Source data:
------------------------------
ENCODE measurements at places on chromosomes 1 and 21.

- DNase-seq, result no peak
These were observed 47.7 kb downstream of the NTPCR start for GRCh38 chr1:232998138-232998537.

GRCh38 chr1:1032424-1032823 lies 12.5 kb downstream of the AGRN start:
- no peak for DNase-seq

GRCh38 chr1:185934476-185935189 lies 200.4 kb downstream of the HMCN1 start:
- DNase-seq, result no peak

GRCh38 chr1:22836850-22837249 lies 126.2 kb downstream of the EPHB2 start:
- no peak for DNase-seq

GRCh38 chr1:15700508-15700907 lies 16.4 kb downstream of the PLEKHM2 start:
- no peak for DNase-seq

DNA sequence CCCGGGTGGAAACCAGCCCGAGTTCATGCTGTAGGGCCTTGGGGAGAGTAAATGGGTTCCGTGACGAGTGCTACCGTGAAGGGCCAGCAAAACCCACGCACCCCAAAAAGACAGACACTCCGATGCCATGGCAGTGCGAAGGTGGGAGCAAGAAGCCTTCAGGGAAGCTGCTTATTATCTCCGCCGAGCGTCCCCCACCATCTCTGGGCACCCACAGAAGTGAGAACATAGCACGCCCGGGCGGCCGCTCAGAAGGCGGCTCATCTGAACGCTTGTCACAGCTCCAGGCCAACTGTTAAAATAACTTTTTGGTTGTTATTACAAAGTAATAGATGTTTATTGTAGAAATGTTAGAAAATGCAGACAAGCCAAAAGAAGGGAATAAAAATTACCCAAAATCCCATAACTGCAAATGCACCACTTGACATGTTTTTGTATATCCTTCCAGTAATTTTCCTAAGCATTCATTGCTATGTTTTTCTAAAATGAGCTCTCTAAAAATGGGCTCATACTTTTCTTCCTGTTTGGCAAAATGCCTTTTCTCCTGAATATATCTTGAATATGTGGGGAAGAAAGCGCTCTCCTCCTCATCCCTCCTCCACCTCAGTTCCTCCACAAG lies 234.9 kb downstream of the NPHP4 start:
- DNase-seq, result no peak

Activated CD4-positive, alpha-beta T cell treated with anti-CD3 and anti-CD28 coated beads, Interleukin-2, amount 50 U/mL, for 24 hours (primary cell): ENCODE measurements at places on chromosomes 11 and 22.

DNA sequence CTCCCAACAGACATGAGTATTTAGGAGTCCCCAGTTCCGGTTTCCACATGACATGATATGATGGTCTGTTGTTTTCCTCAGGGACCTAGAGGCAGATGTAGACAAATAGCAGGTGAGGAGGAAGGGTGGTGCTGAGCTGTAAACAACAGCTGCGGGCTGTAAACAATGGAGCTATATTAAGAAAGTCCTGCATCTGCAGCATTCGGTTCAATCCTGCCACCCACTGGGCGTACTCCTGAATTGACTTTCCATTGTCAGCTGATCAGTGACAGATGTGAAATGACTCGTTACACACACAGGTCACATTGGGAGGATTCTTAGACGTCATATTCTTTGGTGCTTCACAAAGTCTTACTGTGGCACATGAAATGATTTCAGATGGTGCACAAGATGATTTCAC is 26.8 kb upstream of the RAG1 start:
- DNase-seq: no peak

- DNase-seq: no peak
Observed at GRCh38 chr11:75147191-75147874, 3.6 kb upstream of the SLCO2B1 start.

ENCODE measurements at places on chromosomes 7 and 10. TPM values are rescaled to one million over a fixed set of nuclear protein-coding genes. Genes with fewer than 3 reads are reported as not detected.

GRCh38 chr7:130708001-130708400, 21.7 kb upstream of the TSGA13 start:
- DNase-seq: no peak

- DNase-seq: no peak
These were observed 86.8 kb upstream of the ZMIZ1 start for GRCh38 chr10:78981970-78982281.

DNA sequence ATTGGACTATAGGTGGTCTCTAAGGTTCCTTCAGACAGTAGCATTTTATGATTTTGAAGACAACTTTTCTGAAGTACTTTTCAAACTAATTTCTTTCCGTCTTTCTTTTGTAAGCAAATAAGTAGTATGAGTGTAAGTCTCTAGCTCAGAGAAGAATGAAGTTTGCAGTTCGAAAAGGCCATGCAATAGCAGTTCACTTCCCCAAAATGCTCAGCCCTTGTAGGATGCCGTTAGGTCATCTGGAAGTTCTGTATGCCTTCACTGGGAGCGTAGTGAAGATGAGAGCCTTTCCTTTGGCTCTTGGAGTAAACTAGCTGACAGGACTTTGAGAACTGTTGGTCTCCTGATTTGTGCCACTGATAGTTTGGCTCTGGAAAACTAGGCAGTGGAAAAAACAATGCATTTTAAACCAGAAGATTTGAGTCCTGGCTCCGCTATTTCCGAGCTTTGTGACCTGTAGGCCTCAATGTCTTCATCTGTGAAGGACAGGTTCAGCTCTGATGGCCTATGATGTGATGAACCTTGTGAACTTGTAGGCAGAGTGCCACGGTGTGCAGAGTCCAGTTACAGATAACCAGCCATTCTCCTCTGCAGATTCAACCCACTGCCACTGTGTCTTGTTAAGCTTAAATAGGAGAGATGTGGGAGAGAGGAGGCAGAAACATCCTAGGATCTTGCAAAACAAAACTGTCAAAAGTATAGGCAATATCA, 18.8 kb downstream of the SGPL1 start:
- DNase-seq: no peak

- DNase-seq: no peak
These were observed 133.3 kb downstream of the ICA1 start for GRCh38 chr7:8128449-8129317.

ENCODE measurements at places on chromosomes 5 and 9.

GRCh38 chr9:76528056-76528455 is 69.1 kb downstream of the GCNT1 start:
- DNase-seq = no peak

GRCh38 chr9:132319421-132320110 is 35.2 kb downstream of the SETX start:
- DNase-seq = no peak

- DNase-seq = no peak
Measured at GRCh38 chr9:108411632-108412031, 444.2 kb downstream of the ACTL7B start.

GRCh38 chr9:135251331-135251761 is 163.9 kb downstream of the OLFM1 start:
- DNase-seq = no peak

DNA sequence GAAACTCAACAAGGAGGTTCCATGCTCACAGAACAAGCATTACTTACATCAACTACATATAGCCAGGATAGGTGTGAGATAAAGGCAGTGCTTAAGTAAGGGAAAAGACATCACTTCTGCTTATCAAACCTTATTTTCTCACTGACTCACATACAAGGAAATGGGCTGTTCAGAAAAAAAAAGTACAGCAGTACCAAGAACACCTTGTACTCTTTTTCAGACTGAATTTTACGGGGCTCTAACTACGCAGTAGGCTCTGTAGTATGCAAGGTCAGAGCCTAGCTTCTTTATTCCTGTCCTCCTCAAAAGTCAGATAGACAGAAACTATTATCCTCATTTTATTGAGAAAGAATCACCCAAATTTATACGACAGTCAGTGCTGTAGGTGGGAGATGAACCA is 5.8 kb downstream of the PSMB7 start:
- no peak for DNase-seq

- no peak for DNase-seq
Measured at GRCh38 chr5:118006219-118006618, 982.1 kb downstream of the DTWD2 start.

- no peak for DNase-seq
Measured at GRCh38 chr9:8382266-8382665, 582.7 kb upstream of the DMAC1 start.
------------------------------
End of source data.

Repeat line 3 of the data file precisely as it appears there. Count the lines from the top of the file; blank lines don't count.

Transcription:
These were observed 47.7 kb downstream of the NTPCR start for GRCh38 chr1:232998138-232998537.